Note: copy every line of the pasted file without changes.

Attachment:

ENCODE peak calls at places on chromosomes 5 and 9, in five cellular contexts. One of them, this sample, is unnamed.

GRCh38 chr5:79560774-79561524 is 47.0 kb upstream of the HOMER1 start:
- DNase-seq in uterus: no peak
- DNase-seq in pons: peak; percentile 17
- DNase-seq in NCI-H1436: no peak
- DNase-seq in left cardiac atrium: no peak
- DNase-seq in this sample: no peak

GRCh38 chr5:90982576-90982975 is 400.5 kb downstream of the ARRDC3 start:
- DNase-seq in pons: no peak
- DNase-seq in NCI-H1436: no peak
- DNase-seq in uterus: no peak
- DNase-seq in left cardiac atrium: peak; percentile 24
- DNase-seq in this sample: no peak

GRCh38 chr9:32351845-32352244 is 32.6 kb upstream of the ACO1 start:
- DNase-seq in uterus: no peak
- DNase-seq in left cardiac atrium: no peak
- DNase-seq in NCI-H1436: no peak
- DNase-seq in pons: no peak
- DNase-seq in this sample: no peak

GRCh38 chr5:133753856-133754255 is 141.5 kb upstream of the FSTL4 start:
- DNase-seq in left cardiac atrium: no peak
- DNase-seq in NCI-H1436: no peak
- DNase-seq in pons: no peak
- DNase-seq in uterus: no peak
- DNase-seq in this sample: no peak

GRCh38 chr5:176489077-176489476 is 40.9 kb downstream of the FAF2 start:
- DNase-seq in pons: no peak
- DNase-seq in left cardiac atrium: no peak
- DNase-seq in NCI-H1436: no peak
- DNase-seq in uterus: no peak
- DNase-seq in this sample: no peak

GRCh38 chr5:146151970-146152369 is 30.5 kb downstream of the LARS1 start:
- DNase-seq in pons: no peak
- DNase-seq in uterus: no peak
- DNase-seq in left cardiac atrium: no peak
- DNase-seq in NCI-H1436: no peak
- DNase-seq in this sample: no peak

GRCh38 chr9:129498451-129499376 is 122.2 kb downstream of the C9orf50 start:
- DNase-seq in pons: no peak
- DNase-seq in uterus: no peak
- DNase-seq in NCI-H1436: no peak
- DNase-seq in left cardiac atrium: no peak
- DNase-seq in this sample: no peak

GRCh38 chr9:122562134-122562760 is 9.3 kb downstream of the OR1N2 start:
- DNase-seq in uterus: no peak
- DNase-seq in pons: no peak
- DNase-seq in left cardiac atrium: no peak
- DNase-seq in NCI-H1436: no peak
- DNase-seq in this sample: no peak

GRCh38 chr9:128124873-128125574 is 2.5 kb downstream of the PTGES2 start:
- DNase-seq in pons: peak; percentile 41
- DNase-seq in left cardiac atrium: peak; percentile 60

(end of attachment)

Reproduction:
ENCODE peak calls at places on chromosomes 5 and 9, in five cellular contexts. One of them, this sample, is unnamed.

GRCh38 chr5:79560774-79561524 is 47.0 kb upstream of the HOMER1 start:
- DNase-seq in uterus: no peak
- DNase-seq in pons: peak; percentile 17
- DNase-seq in NCI-H1436: no peak
- DNase-seq in left cardiac atrium: no peak
- DNase-seq in this sample: no peak

GRCh38 chr5:90982576-90982975 is 400.5 kb downstream of the ARRDC3 start:
- DNase-seq in pons: no peak
- DNase-seq in NCI-H1436: no peak
- DNase-seq in uterus: no peak
- DNase-seq in left cardiac atrium: peak; percentile 24
- DNase-seq in this sample: no peak

GRCh38 chr9:32351845-32352244 is 32.6 kb upstream of the ACO1 start:
- DNase-seq in uterus: no peak
- DNase-seq in left cardiac atrium: no peak
- DNase-seq in NCI-H1436: no peak
- DNase-seq in pons: no peak
- DNase-seq in this sample: no peak

GRCh38 chr5:133753856-133754255 is 141.5 kb upstream of the FSTL4 start:
- DNase-seq in left cardiac atrium: no peak
- DNase-seq in NCI-H1436: no peak
- DNase-seq in pons: no peak
- DNase-seq in uterus: no peak
- DNase-seq in this sample: no peak

GRCh38 chr5:176489077-176489476 is 40.9 kb downstream of the FAF2 start:
- DNase-seq in pons: no peak
- DNase-seq in left cardiac atrium: no peak
- DNase-seq in NCI-H1436: no peak
- DNase-seq in uterus: no peak
- DNase-seq in this sample: no peak

GRCh38 chr5:146151970-146152369 is 30.5 kb downstream of the LARS1 start:
- DNase-seq in pons: no peak
- DNase-seq in uterus: no peak
- DNase-seq in left cardiac atrium: no peak
- DNase-seq in NCI-H1436: no peak
- DNase-seq in this sample: no peak

GRCh38 chr9:129498451-129499376 is 122.2 kb downstream of the C9orf50 start:
- DNase-seq in pons: no peak
- DNase-seq in uterus: no peak
- DNase-seq in NCI-H1436: no peak
- DNase-seq in left cardiac atrium: no peak
- DNase-seq in this sample: no peak

GRCh38 chr9:122562134-122562760 is 9.3 kb downstream of the OR1N2 start:
- DNase-seq in uterus: no peak
- DNase-seq in pons: no peak
- DNase-seq in left cardiac atrium: no peak
- DNase-seq in NCI-H1436: no peak
- DNase-seq in this sample: no peak

GRCh38 chr9:128124873-128125574 is 2.5 kb downstream of the PTGES2 start:
- DNase-seq in pons: peak; percentile 41
- DNase-seq in left cardiac atrium: peak; percentile 60